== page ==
Severe Hypertriglyceridemia

Developing Novel Treatments to Combat Severe Hypertriglyceridemia

Hypertriglyceridemia is a common condition characterized by high levels of triglycerides, a type of fat, in the bloodstream.1 Individuals with severe hypertriglyceridemia (SHTG) have triglyceride levels more than three times the normal level.2 SHTG can lead to multiple serious conditions, including cardiovascular disease (CVD) and acute pancreatitis.1 Pfizer aims to help address SHTG through the development of novel medicines aimed at lowering levels of triglycerides to minimize the impact of this serious condition.

View more information about our pipeline below.

Disease Education Information

What is Severe Hypertriglyceridemia?

Hypertriglyceridemia is a common condition, which is defined as having a high level (above 150 mg/dL) of triglycerides, a type of fat, in the bloodstream.1 Hypertriglyceridemia can lead to conditions including atherosclerosis (hardening of the arteries), obesity, and insulin resistance, which all can contribute to increased risk of cardiovascular disease (CVD).1,3 There are more than 2.1 million adults in the United States with severe hypertriglyceridemia (SHTG),4 which is defined as having a triglyceride level over 500 mg/dL.2 In addition to increasing the risk of CVD, SHTG is also a known risk factor for acute pancreatitis, a life-threatening condition.5,6

Who Gets Severe Hypertriglyceridemia and How?

Risk factors for SHTG can include genetic disorders, obesity, untreated diabetes, and certain medications.7

What are the Symptoms of Severe Hypertriglyceridemia?

While SHTG often causes no noticeable symptoms, individuals with extremely high levels of triglycerides (greater than 2,000 mg/dL) can experience recurrent abdominal pain, nausea, vomiting, xanthomas (yellow-colored bumps on the skin), and acute pancreatitis.1,4

How is Severe Hypertriglyceridemia Diagnosed?

SHTG is typically diagnosed after a routine blood test called a lipid profile.1 The National Cholesterol Education Program recommends that everyone have a lipid profile done every five years beginning at the age of 20.1 However, for people with or at risk for coronary heart disease, it’s recommended to have a lipid profile done yearly.1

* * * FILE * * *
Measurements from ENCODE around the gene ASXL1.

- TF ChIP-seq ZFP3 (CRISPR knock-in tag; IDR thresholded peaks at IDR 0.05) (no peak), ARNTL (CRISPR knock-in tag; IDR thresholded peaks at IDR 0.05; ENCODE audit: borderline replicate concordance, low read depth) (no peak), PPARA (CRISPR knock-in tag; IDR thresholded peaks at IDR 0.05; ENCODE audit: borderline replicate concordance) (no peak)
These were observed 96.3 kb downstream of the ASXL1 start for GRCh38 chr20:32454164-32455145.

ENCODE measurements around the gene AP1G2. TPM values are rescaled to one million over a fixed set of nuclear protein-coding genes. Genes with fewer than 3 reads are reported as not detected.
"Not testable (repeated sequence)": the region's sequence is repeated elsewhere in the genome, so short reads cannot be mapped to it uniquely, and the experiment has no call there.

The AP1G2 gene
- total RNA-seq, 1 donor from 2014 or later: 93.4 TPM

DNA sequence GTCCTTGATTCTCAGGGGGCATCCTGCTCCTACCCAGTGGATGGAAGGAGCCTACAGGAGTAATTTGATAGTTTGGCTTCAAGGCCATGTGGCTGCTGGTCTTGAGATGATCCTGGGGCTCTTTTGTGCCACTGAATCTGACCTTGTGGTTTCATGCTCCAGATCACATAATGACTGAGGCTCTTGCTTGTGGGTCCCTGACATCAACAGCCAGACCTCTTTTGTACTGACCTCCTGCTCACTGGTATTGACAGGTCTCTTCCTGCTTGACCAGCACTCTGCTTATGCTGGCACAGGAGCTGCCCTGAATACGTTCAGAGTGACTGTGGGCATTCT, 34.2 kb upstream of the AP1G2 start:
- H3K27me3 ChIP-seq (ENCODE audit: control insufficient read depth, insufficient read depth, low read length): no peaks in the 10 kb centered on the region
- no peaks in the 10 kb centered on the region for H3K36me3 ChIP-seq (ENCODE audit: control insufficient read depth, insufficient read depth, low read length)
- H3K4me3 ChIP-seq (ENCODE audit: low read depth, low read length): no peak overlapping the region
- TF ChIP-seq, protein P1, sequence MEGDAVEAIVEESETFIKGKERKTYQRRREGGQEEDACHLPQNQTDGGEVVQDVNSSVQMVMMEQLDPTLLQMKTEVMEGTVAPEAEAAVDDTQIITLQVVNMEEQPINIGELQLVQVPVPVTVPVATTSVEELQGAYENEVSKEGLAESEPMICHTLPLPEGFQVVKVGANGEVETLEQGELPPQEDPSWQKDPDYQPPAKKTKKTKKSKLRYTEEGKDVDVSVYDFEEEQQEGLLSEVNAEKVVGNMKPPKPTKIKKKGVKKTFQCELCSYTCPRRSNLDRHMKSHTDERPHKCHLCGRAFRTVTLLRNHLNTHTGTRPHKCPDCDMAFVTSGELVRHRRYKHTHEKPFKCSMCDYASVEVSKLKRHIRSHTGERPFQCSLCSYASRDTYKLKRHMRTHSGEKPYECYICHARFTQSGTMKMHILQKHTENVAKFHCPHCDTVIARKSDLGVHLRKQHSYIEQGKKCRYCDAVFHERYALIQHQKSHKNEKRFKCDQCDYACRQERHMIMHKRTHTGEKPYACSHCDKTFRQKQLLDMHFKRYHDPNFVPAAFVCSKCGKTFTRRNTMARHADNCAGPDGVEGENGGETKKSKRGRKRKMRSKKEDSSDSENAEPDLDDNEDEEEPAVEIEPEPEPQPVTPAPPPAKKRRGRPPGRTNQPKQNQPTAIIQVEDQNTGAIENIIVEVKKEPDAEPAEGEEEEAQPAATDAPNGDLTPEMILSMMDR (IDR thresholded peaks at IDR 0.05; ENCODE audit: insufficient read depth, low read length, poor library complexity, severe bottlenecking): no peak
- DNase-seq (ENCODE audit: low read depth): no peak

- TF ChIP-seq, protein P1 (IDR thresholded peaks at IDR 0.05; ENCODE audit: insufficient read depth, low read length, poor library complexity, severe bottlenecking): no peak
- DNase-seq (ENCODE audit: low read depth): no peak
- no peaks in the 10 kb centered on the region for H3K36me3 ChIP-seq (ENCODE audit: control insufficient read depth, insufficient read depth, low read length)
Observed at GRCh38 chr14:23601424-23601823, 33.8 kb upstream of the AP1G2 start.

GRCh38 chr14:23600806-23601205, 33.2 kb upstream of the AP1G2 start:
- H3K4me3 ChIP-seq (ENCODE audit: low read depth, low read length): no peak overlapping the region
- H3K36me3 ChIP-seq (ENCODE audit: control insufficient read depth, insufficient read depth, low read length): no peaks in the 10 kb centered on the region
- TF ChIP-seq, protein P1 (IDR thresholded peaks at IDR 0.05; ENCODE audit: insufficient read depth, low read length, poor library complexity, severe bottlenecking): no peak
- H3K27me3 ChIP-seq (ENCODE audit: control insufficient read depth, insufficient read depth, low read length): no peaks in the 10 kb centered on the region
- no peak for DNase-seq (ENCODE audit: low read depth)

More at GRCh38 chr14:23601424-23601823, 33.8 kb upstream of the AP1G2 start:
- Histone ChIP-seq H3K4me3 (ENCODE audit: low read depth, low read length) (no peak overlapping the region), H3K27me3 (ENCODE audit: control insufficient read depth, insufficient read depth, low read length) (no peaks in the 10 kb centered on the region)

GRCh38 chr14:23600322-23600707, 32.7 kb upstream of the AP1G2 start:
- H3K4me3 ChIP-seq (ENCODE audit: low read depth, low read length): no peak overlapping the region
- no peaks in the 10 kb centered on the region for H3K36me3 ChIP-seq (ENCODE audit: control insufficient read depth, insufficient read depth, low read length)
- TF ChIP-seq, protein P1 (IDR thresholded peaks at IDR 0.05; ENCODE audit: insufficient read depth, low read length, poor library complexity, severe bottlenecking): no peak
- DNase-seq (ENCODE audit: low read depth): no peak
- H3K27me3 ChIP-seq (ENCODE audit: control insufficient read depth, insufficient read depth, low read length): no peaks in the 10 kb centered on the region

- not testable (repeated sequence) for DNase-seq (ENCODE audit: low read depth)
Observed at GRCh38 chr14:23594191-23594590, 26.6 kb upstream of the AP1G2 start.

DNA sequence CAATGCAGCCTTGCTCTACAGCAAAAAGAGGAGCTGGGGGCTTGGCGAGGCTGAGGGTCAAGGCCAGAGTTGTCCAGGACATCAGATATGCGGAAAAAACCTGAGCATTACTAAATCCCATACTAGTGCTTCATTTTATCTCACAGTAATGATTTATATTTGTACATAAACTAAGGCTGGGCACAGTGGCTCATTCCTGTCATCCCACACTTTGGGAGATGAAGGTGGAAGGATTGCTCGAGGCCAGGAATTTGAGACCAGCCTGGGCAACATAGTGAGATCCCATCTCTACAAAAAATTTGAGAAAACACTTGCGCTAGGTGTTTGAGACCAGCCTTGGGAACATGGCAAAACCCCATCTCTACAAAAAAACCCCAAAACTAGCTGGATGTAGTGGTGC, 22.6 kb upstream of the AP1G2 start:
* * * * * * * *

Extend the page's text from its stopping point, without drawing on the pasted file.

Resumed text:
Can Severe Hypertriglyceridemia Be Prevented or Treated?

There are many ways to prevent and treat SHTG. Lifestyle changes that can impact SHTG include lowering fat and carbohydrate intake, reducing alcohol consumption, and quitting smoking.1 For some people, lifestyle changes aren’t enough to reduce triglycerides to the appropriate levels, leaving them at risk for additional complications.1 In these cases, there are pharmacological therapies that can reduce triglyceride levels to healthier levels.1

The goal of medical treatment for SHTG is to reduce triglyceride levels in order to reduce the risk of CVD and acute pancreatitis.5 Statins can be used to reduce triglycerides, but nearly one-third of people taking this type of treatment still have high triglyceride levels.4 Pfizer scientists aim to address SHTG by developing new therapeutic approaches that can improve reduction of triglycerides in the bloodstream to help further minimize the impact of this serious condition.

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References:
 

1 Pejic RN and Lee DT. Hypertriglyceridemia. The Journal of the American Board of Family Medicine. May 2006, 19 (3) 310-316; doi: https://doi.org/10.3122/jabfm.19.3.310.

2 American College of Cardiology. Hypertriglyceridemia Management According to the 2018 AHA/ACC Guideline. https://www.acc.org/latest-in-cardiology/articles/2019/01/11/07/39/hype…. Published Jan. 11, 2019. Accessed October 14, 2020.

3 Nordestgaard BG and Varbo A. Triglycerides and cardiovascular disease. The Lancet. August 2014, 384(9943) 626-635; doi: https://doi.org/10.1016/S0140-6736(14)61177-6

4 Fan, Wenjun et al. “Hypertriglyceridemia in Statin-Treated US Adults: The National Health and Nutrition Examination Survey” Journal of Clinical Lipidology (2019) 13, 100–108.

5 Laufs, Ulrich et al. “Clinical review on triglycerides.” European Heart Journal, January 2020, 41(1): 99–109c; https://doi.org/10.1093/eurheartj/ehz785

6 Wang, Guo-Jun et al. “Acute pancreatitis: etiology and common pathogenesis.” World journal of gastroenterology vol. 15,12 (2009): 1427-30. doi:10.3748/wjg.15.1427

7 Ewald, Nils, and Hans-Ulrich Kloer. “Treatment options for severe hypertriglyceridemia (SHTG): the role of apheresis.” Clinical research in cardiology supplements vol. 7,Suppl 1 (2012): 31-5. doi:10.1007/s11789-012-0042-x